Image Quality Analysis

Our test scene is designed to simulate a variety of textures, colors and detail types you'll encounter in the real world. It also has two illumination modes to see the effect of different lighting conditions.

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Raw and sensor performance

The E-M10 III's image quality is essentially a match for that of its predecessor, which is to say: really pretty good for a 16MP sensor, but not a match for the levels of detail its 24MP peers will give. The lack of anti-aliasing filter helps the camera squeeze a little more resolution out of its chip but, as the name implies, this means it can exhibit aliasing in high-contrast, repetitive patterns, if you use a sharp enough lens.

The price you pay for the smaller camera size that a smaller sensor can give is more noise. Compare the E-M10 III with the Nikon D5600 and you can see the APS-C camera can produce similar image quality in half as much light (a 1EV difference). However, the difference is less pronounced when compared with the Canon EOS T7i/700D, so it's still a competitive performance.

JPEG output

For this type of easy-to-use camera, JPEG performance is vital the E-M10 III does well in this respect. The default 'Natural' color response is excellent. It broadly follows the pattern of the popular Canon color rendering but punches-up sky blues, in a way that makes every landscape photo look like a happy memory. This is arguably even more attractive than Fujifilm's color, which is another of our favorites.

The camera's default sharpening is a little crude: you can see how much additional detail is in the Raw files that's being overwhelmed by the camera's processing. However, note also how effectively the false color is suppressed (though that's not the case everywhere: note the greenish swathe down the top right of the banknote). Even so, the sharpening is better than that of some of its rivals and it's not much less detailed than the default JPEGs of the Nikon D5600, despite its higher resolution.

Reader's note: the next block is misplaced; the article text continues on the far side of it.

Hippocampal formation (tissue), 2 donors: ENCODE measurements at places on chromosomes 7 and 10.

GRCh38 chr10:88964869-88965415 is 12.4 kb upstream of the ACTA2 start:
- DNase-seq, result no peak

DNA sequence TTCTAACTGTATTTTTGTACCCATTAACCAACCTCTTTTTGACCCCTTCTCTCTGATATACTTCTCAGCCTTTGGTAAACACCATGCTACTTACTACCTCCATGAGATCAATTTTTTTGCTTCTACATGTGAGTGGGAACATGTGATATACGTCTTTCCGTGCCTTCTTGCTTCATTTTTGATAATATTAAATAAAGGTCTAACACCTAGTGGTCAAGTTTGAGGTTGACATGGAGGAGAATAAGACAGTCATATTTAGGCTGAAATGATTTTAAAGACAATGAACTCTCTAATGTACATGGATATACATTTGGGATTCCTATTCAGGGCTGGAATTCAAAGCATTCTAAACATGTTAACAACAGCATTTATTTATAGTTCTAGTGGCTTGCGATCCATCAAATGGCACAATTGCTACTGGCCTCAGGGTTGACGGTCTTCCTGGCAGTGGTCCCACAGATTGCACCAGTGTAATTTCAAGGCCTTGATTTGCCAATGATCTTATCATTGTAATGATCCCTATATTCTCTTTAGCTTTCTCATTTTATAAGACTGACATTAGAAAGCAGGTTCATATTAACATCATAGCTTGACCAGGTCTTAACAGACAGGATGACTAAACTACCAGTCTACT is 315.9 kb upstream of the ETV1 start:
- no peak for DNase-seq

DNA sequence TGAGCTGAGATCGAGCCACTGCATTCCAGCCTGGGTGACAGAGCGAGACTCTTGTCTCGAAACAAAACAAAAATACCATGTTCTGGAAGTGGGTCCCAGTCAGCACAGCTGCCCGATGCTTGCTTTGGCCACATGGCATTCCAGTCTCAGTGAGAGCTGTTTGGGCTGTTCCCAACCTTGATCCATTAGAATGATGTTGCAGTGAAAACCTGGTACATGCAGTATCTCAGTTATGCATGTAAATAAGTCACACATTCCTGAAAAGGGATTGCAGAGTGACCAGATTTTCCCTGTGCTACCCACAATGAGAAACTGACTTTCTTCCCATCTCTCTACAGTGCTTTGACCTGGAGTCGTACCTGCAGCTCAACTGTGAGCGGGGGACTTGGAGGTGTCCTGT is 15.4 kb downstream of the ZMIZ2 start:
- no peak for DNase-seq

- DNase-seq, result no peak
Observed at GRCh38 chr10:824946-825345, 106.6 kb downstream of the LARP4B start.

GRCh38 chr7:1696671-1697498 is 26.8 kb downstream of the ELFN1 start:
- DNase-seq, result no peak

Noise reduction (called Noise Filter in the Custom menu), errs on the side of smoothing away both noise and detail to give a low noise but also rather smudged image, by default. The camera's in-camera Raw conversion system makes it easy to experiment with the Low or Off settings.

Auto White Balance doesn't neutralize the lighting as aggressively as its Canon and Nikon peers, but the Setup menu option F3: 'WB Auto Keep Warm Color' can be turned off to get a totally neutral rendering.

Dynamic Range

Dynamic Range is an assessment of the range of brightness values a camera can cope with, from the highlight that causes the image to clip to white, down to the darkest tone with a tolerable noise level.

We look at this in two ways: firstly by giving the camera different exposures, then lifting them back to the same brightness (just as you might in the real world, if you were reducing exposure to prevent highlights over-exposing). Then we give the camera the same exposure at a series of different ISO settings. This reveals how much noise is being added by the camera, since the amount of noise from the light you captured is the same.

As you can see, the Mark III shows the same degree of processing latitude as its predecessor, which shouldn't be surprising, given its use of the same sensor. This puts it behind the performance of the best current APS-C cameras, given the same exposure, but still competitive against others, despite the sensor size difference.